J.P. Morgan has been doing some big hiring in control. In a memo to employees yesterday, Jamie Dimon reiterated (yet again) that the bank has hired 4,000 people across risk, compliance, legal, finance, technology, oversight & control and audit since the start of 2012. 3,000 have been added this year alone.
Dimon didn’t say whether this is the end of J.P. Morgan’s control splurge. He did say that J.P. Morgan is now deploying ‘unprecedented resources’ to an anti-money laundering programme. He also said that J.P. Morgan is increasing its spending on the exciting area of, ‘technology in the Regulatory and Control space.’ J.P. Morgan declined to provide us with any further details.
Is J.P. Morgan just shunting existing staff into control jobs?
Something, however, looks a little strange about J.P. Morgan’s claim to be a big hirer in controls.
Between the fourth quarter of 2011 and the second quarter of 2013, headcount at J.P. Morgan fell by 6,000 people. In the corporate and investment bank, headcount fell by 251 people in the first half of this year when the 3,000 control staff were being added. So either J.P. Morgan is cutting tens of thousands of staff whilst hiring in thousands of extra-compliance and risk professionals (a possibility), or it’s reallocating people internally. Faced with the threat of redundancy, who’s to say a trader in London wouldn’t take a big pay cut and move to Bournemouth to work for J.P. Morgan in compliance?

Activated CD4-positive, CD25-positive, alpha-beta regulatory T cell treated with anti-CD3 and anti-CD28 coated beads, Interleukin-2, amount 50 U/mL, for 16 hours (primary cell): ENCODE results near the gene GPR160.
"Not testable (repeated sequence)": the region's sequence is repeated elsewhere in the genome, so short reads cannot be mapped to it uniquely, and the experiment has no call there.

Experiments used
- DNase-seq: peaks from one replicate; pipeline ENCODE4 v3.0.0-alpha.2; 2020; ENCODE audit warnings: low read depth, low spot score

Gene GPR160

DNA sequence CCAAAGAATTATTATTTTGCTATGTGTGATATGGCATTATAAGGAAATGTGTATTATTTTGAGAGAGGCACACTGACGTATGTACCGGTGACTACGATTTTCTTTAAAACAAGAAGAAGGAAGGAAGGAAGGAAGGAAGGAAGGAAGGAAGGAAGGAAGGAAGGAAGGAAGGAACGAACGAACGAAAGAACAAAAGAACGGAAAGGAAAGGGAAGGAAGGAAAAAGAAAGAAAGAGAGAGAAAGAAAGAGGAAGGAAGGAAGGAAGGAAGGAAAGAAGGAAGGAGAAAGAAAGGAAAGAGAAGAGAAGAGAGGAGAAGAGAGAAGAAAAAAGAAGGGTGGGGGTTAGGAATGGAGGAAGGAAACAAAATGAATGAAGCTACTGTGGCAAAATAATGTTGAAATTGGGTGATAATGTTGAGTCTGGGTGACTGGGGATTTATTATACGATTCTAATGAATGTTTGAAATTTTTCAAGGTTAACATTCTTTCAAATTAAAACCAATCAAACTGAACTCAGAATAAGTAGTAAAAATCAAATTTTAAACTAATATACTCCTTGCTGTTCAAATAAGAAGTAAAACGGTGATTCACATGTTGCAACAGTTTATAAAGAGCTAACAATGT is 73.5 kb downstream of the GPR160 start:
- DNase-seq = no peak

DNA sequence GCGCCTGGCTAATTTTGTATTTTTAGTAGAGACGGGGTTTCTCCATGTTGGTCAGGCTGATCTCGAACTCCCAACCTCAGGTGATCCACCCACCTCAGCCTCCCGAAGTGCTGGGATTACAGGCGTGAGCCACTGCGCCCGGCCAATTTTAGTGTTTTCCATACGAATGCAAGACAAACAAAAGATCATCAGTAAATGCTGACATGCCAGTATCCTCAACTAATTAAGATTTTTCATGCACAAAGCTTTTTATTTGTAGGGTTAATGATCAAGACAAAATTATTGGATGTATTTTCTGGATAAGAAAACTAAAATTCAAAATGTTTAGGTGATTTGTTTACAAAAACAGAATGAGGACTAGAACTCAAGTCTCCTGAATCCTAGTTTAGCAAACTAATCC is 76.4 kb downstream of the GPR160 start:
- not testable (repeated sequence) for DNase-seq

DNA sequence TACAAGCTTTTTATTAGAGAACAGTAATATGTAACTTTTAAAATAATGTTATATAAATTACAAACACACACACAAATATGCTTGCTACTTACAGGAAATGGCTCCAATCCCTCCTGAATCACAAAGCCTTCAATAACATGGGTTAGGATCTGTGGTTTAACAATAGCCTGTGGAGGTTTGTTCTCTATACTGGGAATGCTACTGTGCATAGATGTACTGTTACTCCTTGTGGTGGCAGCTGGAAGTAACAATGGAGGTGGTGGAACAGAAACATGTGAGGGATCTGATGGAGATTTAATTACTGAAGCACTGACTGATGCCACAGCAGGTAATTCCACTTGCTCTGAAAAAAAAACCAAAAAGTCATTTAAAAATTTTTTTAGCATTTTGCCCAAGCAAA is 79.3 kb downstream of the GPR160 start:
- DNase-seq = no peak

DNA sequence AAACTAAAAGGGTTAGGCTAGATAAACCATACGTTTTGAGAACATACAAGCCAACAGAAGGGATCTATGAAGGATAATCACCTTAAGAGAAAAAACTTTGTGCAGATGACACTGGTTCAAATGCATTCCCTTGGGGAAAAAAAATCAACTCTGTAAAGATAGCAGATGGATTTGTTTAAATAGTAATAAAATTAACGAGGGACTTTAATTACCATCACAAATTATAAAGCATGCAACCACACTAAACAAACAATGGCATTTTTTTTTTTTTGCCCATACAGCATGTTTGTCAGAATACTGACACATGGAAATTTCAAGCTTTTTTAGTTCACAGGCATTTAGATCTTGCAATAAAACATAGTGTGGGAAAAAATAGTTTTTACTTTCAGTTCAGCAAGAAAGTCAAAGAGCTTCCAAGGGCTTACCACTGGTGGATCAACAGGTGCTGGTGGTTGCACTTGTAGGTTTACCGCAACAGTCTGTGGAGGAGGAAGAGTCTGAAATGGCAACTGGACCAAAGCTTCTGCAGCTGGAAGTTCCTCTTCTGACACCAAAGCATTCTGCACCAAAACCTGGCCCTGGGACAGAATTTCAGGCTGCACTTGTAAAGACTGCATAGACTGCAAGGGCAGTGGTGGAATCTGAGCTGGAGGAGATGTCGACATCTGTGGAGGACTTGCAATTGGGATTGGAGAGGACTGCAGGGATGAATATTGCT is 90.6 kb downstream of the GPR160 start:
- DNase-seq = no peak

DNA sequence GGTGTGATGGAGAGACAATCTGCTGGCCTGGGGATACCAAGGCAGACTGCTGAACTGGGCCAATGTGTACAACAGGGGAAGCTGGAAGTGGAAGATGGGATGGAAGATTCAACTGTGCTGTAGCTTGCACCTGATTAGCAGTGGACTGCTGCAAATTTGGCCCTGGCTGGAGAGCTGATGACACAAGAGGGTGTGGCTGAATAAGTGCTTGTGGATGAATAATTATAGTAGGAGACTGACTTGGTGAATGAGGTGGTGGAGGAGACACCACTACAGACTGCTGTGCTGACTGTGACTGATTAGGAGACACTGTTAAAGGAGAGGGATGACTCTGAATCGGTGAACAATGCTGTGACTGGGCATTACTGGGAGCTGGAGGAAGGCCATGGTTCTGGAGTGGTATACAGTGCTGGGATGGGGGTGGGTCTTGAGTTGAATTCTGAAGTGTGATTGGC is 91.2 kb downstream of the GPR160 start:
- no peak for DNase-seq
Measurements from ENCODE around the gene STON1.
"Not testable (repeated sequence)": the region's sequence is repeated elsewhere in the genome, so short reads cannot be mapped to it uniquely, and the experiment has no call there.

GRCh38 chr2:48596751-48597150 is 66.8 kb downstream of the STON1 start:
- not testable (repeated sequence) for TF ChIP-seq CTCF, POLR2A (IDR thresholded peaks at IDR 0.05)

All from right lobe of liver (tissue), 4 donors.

A brief perusal of J.P. Morgan’s current job advertisements suggests it’s certainly hiring in compliance and controls. The bank currently has 347 jobs going in compliance, 77 in legal and 329 across accounting, audit and risk. However, that’s only 12% of its total openings, suggesting that these roles aren’t exactly a big priority.
Recruiters tell us they haven’t seen much sign of J.P. Morgan’s rampant control hiring. However, this is mostly because J.P. Morgan doesn’t really use recruiters and fills most of its jobs itself.
We understand that J.P. Morgan is shifting existing staff into its newly-strengthened control function. Profiles of some of J.P. Morgan’s risk and control staff globally suggest it’s certainly open to using ex-traders in control and compliance jobs. A VP in its London equity derivatives compliance group spent five years as a prop trader. A compliance manager in the corporate and investment bank in New York spent three years as an equities prop trader. Notably, both made the decision to jump into compliance early in their careers – they didn’t wait until they were pushed.
“It’s much harder for a trader to move into compliance than it is to move into risk,” said one recruiter who declined to be named. If J.P. Morgan wants to recycle front office salespeople and traders, it may need to be inventive.